However, the researchers say this finding needs further research to confirm this.

Tea and coffee both contain biologically active compounds called polyphenols and phytoestrogens, which may help to maintain bone health.

Of the 26 318 women involved in the study, 822 cases of hip fracture were identified, that is 3.1%.

Study details

Foods, nutrients and hip fracture risk: A prospective study of middle-aged women.

James Webster, Darren Greenwood, Janet Cade.

Published in Clinical Nutrition on 1 December 2022

Summary

Background and aims
Hip fracture affects 1.6m people globally each year, and increases morbidity and mortality. There is potential for risk reduction through diet modification, but prospective evidence for associations between intake of several foods and nutrients and hip fracture risk is limited. This study aimed to investigate associations between food and nutrient intakes and hip fracture risk in the UK Women’s Cohort Study, and to determine the role of body mass index (BMI) as a potential effect modifier.

Methods
Dietary, lifestyle, anthropometric, and socio-economic information of UK women, ages 35–69 years, were collected in a survey at recruitment (1995–1998), and included a validated 217-item food frequency questionnaire. Hip fracture cases were identified by linking participant data at recruitment with their Hospital Episode Statistics (HES) up to March 2019. Cox regression models were used to estimate associations between standard portions of food and nutrient intakes and hip fracture risk over a median follow-up time of 22.3 years.

Results
Among 26 318 women linked to HES data (556,331 person-years), 822 hip fracture cases were identified. After adjustment for confounders, every additional cup of tea or coffee per day was associated with a 4% lower risk of hip fracture (HR (95% CI): 0.96 (0.92, 1.00)). A 25 g/day increment of dietary protein intake was also associated with a 14% lower risk of hip fracture (0.86 (0.73, 1.00)). In subgroup analyses, BMI modified linear associations between dietary intakes of protein, calcium, total dairy, milk, and tea and hip fracture risk (pinteraction = 0.02, 0.002, 0.003, 0.001, and 0.003, respectively); these foods and nutrients were associated with a reduced risk of hip fracture in underweight but not healthy or overweight participants. In particular, risk of hip fracture in underweight participants (28 cases, 545 participants) was 45% lower for every 25 g/day protein consumed (0.55 (0.38, 0.78)).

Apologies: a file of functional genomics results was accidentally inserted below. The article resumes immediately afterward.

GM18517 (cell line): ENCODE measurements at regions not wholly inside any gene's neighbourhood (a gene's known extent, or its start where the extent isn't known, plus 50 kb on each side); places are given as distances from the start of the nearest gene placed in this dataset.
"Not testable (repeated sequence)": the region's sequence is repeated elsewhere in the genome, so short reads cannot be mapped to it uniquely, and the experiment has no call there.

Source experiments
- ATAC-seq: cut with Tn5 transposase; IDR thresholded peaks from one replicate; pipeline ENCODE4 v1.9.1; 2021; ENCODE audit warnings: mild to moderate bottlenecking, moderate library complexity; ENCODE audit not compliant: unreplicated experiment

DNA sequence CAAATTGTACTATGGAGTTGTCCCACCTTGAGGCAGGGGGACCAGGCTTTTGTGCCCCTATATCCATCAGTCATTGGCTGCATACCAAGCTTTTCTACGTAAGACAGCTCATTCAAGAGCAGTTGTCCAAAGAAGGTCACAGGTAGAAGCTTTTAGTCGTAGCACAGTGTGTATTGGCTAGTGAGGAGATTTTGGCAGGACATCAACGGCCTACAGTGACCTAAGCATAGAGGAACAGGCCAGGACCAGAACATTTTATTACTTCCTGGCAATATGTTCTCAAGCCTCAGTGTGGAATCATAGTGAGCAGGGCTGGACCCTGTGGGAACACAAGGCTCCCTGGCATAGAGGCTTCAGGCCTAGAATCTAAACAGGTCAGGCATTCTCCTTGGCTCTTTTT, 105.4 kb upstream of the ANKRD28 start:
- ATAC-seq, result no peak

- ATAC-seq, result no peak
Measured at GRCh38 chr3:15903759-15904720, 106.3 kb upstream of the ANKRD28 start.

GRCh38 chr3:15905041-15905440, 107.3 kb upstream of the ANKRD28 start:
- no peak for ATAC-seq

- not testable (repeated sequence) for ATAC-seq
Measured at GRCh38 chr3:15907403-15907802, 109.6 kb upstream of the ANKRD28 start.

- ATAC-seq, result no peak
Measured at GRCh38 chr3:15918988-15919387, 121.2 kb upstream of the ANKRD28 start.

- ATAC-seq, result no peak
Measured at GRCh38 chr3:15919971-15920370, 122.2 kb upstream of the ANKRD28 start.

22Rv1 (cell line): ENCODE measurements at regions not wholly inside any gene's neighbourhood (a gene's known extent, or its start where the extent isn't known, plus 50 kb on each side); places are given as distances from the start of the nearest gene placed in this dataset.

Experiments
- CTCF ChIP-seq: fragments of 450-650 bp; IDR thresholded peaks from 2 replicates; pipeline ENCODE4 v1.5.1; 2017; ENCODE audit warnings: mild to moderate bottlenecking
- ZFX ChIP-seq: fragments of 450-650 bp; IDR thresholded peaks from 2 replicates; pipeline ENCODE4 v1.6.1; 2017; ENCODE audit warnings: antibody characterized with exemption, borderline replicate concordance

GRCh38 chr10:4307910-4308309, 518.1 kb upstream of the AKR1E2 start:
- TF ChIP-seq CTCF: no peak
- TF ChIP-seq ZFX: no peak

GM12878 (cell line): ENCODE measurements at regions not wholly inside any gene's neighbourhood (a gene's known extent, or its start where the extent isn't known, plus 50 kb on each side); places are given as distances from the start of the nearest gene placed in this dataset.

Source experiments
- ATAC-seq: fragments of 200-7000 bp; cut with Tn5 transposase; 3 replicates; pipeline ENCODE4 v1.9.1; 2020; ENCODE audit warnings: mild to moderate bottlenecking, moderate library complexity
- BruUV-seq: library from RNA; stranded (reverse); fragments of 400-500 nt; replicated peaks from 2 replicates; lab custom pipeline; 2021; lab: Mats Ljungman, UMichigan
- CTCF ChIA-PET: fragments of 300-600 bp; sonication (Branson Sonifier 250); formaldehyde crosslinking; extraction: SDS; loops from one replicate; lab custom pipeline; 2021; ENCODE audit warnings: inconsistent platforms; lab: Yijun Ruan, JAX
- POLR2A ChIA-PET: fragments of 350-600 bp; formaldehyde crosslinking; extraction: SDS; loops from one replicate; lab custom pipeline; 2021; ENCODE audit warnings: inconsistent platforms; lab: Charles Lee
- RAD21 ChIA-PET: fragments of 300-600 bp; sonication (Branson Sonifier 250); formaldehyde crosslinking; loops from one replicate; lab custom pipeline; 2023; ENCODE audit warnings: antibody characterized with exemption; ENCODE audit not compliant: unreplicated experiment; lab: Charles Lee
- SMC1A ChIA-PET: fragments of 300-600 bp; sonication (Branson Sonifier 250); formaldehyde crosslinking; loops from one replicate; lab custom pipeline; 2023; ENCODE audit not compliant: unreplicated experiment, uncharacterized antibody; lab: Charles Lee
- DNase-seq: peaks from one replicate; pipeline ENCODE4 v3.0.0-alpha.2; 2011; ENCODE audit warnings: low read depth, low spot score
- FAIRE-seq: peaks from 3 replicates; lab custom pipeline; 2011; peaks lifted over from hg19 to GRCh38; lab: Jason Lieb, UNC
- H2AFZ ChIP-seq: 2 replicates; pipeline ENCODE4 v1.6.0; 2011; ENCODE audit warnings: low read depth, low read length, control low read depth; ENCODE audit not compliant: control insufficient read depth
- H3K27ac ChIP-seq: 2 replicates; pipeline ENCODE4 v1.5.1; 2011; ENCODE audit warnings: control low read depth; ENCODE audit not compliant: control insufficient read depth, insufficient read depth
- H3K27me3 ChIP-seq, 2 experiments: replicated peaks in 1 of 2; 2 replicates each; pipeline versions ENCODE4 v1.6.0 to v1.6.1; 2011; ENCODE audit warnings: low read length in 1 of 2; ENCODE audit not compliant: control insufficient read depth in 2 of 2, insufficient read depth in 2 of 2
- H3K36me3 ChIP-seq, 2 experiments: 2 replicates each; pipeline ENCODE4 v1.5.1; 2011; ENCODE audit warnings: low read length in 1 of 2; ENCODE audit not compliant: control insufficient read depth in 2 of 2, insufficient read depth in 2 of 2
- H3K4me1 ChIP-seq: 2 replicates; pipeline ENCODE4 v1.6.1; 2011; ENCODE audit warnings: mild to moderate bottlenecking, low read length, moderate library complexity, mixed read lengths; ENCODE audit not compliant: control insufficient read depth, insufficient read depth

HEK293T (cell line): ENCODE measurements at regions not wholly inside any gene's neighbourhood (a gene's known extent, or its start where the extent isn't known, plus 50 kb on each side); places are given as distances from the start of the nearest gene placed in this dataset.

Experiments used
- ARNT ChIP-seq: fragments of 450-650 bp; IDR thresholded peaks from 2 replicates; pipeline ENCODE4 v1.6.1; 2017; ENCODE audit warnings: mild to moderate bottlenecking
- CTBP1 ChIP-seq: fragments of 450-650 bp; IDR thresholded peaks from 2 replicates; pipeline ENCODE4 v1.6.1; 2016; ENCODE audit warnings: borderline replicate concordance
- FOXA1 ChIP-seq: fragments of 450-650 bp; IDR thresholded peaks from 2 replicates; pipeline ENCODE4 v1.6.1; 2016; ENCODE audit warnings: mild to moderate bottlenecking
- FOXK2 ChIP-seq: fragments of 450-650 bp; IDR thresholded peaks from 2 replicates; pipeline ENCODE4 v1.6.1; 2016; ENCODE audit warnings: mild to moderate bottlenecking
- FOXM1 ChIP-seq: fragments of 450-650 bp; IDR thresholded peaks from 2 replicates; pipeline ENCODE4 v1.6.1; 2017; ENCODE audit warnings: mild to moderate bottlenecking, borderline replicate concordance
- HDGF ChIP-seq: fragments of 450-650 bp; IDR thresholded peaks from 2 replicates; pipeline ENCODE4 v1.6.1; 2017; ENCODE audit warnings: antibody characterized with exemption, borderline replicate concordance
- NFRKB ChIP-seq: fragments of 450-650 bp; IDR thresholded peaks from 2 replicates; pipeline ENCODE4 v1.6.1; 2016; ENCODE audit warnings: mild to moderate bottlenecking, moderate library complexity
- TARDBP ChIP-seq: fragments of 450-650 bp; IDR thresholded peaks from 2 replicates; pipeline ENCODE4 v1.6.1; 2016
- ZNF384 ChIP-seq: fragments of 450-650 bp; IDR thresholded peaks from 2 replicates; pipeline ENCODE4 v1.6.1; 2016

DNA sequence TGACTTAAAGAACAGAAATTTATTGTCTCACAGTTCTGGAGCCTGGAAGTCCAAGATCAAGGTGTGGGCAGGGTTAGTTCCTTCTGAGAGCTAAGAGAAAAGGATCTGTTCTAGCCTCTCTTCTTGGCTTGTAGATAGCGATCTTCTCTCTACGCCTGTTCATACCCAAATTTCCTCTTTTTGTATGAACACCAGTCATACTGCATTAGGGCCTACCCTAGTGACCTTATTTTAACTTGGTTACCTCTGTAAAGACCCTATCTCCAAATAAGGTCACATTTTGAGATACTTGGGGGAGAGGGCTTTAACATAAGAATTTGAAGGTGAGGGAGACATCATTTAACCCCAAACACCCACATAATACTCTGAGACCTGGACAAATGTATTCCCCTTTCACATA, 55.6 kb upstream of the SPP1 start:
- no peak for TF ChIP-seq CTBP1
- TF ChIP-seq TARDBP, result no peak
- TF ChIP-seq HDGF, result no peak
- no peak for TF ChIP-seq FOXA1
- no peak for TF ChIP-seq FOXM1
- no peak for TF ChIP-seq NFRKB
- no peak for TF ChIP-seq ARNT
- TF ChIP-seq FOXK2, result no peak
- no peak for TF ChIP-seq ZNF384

Conclusions
This is the first prospective cohort study internationally of multiple food and nutrient intakes in relation to hip fracture risk by BMI using linkage to hospital records. Results suggest that the potential roles of some foods and nutrients in hip fracture prevention, particularly protein, tea and coffee in underweight women, merit confirmation.

 

Clinical Nutrition article – Foods, nutrients and hip fracture risk: A prospective study of middle-aged women (Open access)

 

See more from MedicalBrief archives:

 

Hidden toll of delirium on hip fracture patients – 2022 report

 

 

More chance of hip fracture for vegetarian women – large-scale British study

 

 

Regular exercise reduces hip fracture risk in post-menopausal women